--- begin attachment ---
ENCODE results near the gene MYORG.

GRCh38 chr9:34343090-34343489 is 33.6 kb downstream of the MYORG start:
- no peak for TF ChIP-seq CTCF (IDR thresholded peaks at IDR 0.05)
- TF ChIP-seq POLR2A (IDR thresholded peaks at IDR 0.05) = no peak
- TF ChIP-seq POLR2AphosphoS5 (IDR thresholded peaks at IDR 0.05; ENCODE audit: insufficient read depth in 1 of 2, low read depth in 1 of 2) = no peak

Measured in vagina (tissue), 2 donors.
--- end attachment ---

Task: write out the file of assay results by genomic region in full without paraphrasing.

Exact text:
ENCODE results near the gene MYORG.

GRCh38 chr9:34343090-34343489 is 33.6 kb downstream of the MYORG start:
- no peak for TF ChIP-seq CTCF (IDR thresholded peaks at IDR 0.05)
- TF ChIP-seq POLR2A (IDR thresholded peaks at IDR 0.05) = no peak
- TF ChIP-seq POLR2AphosphoS5 (IDR thresholded peaks at IDR 0.05; ENCODE audit: insufficient read depth in 1 of 2, low read depth in 1 of 2) = no peak

Measured in vagina (tissue), 2 donors.